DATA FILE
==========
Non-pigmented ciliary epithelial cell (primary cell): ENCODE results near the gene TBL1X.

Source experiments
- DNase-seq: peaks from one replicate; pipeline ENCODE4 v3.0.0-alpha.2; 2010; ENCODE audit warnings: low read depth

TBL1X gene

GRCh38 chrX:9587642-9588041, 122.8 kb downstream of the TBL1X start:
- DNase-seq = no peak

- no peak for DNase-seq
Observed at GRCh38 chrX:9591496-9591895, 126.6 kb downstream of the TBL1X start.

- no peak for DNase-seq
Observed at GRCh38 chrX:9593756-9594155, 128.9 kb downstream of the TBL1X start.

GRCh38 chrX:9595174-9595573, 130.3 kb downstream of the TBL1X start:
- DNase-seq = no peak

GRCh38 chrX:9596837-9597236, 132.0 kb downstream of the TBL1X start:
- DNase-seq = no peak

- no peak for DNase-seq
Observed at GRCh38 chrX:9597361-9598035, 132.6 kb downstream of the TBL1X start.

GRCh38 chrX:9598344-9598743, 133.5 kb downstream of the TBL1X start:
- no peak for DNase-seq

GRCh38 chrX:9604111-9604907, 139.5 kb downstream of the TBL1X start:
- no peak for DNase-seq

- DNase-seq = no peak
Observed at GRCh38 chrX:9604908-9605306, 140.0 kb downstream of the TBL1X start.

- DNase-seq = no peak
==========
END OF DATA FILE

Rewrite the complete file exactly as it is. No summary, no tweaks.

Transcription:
Non-pigmented ciliary epithelial cell (primary cell): ENCODE results near the gene TBL1X.

Source experiments
- DNase-seq: peaks from one replicate; pipeline ENCODE4 v3.0.0-alpha.2; 2010; ENCODE audit warnings: low read depth

TBL1X gene

GRCh38 chrX:9587642-9588041, 122.8 kb downstream of the TBL1X start:
- DNase-seq = no peak

- no peak for DNase-seq
Observed at GRCh38 chrX:9591496-9591895, 126.6 kb downstream of the TBL1X start.

- no peak for DNase-seq
Observed at GRCh38 chrX:9593756-9594155, 128.9 kb downstream of the TBL1X start.

GRCh38 chrX:9595174-9595573, 130.3 kb downstream of the TBL1X start:
- DNase-seq = no peak

GRCh38 chrX:9596837-9597236, 132.0 kb downstream of the TBL1X start:
- DNase-seq = no peak

- no peak for DNase-seq
Observed at GRCh38 chrX:9597361-9598035, 132.6 kb downstream of the TBL1X start.

GRCh38 chrX:9598344-9598743, 133.5 kb downstream of the TBL1X start:
- no peak for DNase-seq

GRCh38 chrX:9604111-9604907, 139.5 kb downstream of the TBL1X start:
- no peak for DNase-seq

- DNase-seq = no peak
Observed at GRCh38 chrX:9604908-9605306, 140.0 kb downstream of the TBL1X start.

- DNase-seq = no peak